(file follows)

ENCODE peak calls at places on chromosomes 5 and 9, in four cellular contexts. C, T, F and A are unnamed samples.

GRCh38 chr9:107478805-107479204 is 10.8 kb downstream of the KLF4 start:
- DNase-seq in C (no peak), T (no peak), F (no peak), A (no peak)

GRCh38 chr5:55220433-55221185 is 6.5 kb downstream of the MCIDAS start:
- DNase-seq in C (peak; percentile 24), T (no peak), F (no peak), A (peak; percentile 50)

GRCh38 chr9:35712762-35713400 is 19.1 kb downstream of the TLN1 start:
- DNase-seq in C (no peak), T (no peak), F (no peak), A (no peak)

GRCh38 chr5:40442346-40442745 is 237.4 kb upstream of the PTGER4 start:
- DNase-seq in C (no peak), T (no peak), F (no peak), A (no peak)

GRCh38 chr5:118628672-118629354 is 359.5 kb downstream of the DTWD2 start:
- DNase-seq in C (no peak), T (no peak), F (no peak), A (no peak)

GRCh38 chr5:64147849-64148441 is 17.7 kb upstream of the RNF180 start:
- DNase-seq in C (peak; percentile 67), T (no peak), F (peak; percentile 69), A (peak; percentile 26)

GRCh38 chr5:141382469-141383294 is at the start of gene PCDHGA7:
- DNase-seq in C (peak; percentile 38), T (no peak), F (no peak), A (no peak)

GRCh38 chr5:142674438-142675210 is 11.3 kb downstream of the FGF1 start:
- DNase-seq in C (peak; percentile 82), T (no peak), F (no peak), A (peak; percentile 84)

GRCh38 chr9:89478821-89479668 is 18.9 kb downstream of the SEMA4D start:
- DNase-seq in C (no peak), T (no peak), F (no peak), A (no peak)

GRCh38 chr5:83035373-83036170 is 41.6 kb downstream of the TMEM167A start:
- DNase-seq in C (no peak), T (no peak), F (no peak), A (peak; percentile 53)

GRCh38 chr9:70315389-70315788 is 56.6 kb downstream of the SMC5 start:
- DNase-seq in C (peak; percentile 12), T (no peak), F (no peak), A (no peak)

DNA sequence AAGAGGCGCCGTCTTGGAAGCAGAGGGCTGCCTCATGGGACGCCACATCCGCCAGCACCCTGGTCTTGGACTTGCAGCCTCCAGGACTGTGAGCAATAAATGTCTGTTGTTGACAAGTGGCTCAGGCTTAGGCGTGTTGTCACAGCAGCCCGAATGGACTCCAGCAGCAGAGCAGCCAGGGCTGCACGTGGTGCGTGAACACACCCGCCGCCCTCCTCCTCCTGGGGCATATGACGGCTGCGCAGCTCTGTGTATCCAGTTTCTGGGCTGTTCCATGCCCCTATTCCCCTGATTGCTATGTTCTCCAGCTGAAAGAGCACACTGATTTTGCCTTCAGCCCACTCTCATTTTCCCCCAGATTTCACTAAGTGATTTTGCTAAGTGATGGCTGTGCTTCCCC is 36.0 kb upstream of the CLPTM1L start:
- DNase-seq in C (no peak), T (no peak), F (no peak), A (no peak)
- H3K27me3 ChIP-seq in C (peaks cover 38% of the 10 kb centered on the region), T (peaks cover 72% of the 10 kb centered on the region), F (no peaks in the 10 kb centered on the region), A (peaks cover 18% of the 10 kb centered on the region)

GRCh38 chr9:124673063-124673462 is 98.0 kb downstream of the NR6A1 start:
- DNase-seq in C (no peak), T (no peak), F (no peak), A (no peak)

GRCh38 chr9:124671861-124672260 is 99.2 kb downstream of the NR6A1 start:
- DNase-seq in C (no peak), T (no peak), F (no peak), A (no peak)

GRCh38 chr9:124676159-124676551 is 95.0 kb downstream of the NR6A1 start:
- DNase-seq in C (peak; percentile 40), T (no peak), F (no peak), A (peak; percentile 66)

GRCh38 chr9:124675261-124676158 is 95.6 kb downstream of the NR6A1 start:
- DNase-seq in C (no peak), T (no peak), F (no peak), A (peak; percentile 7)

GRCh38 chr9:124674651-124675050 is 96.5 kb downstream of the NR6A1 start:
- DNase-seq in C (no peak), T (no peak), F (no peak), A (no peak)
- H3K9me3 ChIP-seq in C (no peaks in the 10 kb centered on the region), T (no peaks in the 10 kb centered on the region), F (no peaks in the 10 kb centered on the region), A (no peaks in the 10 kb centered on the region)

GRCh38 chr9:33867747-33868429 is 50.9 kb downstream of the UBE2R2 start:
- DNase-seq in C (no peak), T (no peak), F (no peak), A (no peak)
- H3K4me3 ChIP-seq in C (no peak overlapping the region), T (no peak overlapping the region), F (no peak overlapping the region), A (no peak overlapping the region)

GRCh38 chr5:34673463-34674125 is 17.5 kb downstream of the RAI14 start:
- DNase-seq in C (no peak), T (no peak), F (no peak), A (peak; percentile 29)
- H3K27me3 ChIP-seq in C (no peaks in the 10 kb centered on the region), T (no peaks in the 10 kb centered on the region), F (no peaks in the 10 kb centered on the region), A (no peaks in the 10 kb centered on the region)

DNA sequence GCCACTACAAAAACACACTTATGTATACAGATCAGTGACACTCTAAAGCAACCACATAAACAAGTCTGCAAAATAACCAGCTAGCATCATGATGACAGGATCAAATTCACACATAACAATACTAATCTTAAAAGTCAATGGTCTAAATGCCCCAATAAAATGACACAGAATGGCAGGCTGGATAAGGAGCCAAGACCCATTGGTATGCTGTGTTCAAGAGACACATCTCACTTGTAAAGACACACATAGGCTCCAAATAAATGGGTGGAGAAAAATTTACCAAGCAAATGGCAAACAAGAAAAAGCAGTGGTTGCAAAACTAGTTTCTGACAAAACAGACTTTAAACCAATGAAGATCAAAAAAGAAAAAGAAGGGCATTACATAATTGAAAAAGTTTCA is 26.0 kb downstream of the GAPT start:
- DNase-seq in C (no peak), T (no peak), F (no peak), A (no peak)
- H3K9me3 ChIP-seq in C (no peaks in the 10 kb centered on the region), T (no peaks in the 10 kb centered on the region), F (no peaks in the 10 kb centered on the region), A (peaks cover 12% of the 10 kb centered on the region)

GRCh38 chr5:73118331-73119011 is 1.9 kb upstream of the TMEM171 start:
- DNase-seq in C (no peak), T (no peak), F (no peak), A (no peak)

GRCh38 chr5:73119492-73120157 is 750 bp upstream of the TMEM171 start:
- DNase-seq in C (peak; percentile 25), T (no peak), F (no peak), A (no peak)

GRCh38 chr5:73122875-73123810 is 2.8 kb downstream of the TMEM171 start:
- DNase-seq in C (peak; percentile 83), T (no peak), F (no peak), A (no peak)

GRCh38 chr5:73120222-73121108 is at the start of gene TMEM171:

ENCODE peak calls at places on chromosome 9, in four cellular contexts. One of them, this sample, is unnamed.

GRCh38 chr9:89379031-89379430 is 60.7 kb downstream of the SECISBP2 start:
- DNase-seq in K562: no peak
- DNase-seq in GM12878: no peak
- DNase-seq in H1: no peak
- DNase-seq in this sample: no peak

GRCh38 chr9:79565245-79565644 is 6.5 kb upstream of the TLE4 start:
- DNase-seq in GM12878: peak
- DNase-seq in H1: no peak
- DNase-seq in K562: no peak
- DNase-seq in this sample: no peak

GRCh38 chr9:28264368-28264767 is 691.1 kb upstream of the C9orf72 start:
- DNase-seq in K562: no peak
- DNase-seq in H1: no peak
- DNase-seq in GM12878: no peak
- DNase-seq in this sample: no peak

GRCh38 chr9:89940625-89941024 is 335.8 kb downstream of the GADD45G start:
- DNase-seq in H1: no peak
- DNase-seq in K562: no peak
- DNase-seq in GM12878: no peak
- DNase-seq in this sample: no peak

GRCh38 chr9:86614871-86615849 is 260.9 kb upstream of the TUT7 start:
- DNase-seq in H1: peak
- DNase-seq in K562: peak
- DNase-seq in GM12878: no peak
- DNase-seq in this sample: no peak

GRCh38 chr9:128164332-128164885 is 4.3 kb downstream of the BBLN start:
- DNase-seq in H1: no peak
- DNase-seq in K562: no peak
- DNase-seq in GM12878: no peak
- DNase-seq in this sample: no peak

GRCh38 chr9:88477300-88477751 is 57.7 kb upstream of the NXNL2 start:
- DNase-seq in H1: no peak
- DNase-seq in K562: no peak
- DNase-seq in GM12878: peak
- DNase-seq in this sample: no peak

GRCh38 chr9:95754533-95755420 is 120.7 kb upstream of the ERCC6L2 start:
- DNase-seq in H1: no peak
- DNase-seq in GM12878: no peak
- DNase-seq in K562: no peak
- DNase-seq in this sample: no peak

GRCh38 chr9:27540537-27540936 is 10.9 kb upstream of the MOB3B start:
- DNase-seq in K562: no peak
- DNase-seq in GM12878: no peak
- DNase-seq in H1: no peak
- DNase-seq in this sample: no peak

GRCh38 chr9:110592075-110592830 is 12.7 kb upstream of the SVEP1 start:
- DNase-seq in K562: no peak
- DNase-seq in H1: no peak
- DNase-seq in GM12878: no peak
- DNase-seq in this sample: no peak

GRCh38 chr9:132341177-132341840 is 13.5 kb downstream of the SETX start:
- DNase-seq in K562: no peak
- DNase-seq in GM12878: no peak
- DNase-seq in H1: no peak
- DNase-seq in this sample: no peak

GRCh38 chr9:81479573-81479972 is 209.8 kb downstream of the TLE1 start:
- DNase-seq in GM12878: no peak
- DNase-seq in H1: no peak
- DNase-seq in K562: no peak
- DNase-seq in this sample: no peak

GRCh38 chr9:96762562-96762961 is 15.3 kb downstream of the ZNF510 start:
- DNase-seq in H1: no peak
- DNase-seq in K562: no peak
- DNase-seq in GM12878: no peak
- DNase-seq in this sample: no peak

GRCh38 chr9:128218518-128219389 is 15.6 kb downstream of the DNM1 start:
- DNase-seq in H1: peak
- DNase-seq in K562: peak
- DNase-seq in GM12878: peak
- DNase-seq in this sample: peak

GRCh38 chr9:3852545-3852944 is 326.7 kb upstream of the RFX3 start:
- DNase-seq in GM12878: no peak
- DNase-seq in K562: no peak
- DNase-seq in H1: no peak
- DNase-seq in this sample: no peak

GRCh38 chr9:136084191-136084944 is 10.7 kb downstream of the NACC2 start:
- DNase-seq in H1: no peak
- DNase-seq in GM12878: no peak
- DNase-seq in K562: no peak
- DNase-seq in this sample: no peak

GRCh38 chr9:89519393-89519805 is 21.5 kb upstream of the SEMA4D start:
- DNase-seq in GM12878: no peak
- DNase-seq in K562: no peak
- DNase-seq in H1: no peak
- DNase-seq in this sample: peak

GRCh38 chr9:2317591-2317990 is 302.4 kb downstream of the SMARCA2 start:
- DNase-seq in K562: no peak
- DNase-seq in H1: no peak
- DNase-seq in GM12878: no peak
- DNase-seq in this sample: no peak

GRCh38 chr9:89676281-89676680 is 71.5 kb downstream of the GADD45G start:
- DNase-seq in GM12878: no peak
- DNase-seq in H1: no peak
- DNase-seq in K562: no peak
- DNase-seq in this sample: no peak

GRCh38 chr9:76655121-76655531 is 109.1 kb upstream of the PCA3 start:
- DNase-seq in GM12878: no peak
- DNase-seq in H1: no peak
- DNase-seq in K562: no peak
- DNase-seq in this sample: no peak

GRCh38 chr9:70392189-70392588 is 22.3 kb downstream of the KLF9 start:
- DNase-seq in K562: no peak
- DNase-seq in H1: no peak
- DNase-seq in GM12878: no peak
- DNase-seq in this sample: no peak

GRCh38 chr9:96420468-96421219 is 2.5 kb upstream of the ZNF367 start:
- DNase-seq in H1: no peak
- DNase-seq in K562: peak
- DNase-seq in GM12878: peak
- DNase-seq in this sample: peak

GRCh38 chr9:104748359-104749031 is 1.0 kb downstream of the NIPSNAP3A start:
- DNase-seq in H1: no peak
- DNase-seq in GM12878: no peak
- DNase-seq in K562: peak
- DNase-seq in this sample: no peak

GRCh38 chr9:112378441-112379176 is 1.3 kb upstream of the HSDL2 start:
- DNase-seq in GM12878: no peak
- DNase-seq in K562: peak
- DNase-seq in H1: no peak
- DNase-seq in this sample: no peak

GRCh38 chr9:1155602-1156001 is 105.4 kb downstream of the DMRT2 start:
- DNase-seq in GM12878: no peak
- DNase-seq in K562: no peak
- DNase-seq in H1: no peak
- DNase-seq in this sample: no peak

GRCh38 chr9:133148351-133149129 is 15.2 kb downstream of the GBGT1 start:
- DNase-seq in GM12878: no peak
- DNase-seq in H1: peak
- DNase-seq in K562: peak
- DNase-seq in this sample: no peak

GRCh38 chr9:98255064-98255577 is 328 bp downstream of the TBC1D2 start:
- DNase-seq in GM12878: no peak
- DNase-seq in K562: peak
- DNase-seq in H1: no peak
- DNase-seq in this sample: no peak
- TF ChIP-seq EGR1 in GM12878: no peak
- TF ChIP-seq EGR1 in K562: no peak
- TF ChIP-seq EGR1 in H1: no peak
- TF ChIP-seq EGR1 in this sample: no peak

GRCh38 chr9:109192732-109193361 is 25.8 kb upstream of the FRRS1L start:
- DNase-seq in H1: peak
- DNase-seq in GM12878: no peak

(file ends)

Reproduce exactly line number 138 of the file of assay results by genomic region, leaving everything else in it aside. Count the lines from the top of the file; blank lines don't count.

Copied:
- DNase-seq in H1: no peak